In recent years, the Kentucky legislature with the support of the business community has attempted to establish that workers’ compensation wage-replacement benefit payments must stop when an older recipient starts getting Social Security Retirement benefits. The rationale was that Social Security payments eliminate the need for workers’ compensation benefits, so cutting them off on a certain date would save employers and insurers money.
A couple of years ago, the legislature passed a bill providing that benefits would stop when a claimant became eligible for retirement benefits or two years from injury or exposure to a condition causing occupational illness, whichever was later, but the Kentucky Supreme Court found that this was unconstitutional because it violated equal protection when some workers were eligible for Social Security and others would never be.
In response, the legislature passed House Bill 2, which took effect in mid-2018. We published a detailed blog about this legislation at the time. The new law provided that these benefits were to cease when the employee turns 70 or four years after the injury or exposure, whichever is later. This would treat all employees the same and cure the constitutional problem.
Another issue arose, however, of whether this provision should apply retroactively from its effective date. On August 29, 2019, the Kentucky Supreme Court answered this question in the affirmative in the decision of Lafarge Holcim v. Swinford.
James Swinford was a bulldozer operator who worked for Lafarge Holcim. When he was 75, after decades of this kind of work, he had a serious accident in the bulldozer that injured his neck and right arm. He was awarded permanent partial disability and had not returned to work. The Supreme Court affirmed the correctness of this award, which was the other issue before it.
The court also held that the 2018 provision capping benefits at 70 or four years from the incident, whichever is later, does apply retroactively.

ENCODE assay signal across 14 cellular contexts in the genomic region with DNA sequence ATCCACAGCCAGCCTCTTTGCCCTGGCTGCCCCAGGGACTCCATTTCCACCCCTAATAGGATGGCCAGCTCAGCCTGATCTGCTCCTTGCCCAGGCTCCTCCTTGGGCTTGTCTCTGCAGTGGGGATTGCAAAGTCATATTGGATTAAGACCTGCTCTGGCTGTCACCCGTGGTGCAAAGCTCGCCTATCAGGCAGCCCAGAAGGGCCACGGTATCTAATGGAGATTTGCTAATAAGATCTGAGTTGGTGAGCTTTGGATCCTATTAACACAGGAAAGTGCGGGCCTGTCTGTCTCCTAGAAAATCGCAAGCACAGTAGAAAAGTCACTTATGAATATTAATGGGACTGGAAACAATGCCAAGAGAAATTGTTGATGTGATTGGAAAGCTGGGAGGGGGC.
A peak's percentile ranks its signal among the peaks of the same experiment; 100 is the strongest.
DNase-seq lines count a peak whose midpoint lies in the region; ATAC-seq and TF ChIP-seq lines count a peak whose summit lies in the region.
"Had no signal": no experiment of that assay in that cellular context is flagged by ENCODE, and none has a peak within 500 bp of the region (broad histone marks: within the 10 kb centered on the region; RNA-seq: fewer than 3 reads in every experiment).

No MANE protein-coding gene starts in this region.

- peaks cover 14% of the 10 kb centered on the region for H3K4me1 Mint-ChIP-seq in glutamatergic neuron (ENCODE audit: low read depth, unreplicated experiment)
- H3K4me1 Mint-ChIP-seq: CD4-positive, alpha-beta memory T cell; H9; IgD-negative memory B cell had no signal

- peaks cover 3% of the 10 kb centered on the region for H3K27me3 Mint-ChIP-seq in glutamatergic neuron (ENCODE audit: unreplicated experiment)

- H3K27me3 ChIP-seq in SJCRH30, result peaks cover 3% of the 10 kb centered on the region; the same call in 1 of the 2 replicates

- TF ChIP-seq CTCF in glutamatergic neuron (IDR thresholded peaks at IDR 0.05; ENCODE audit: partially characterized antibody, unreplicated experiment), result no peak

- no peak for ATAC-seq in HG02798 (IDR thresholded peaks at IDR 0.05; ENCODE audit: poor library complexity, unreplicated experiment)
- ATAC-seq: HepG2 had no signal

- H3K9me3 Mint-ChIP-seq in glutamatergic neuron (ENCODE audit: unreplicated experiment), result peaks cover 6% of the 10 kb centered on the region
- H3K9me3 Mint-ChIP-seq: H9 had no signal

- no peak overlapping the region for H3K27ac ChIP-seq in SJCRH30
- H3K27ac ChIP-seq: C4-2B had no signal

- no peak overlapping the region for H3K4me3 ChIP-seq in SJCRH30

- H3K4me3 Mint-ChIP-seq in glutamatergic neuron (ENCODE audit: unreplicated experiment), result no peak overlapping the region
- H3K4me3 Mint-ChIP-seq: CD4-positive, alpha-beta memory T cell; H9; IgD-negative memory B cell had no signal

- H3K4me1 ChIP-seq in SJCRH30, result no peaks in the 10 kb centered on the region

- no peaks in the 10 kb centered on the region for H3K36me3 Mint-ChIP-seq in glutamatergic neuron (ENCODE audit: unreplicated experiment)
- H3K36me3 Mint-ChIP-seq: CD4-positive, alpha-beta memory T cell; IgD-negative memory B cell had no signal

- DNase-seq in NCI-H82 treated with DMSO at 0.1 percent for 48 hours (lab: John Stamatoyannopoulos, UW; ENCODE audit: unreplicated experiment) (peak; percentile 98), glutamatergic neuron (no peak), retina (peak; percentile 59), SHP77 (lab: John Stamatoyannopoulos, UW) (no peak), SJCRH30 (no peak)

The bill as passed contained a section that states the law applies retroactively to claims for injuries or last exposure on or after Dec. 12, 1996, and that are not yet final, are on appeal or which could still be appealed. However, the Legislative Research Commission did not include this section in the text of the official state statute. Rather, it placed it in a note following the official version of the statute.
The court explained that under state law the statutory text and the notes are “separate and distinct.” State law also says that if laws are “of a private, local, or temporary nature” they do not have to be placed in the official version of the statutes. The section of the bill placed in the notes in this case was temporary because eventually all the claims it would apply to retroactively would wind their way through the process and become final. The court reasoned that the retroactivity provision was valid because it did not have to be part of the official version. Placement in the notes of a temporary law is allowable.
For this reason, the court sent Swinford’s claim back to the administrative law judge to determine how the time limits will apply to him because the retroactive application applies to his case.
Anyone with questions about whether this retroactive provision impacts their claim should seek legal advice.
The lawyers at Landrum & Shouse LLP with offices in Louisville and Lexington represent people with work injuries or occupational diseases seeking workers’ compensation and in third-party lawsuits.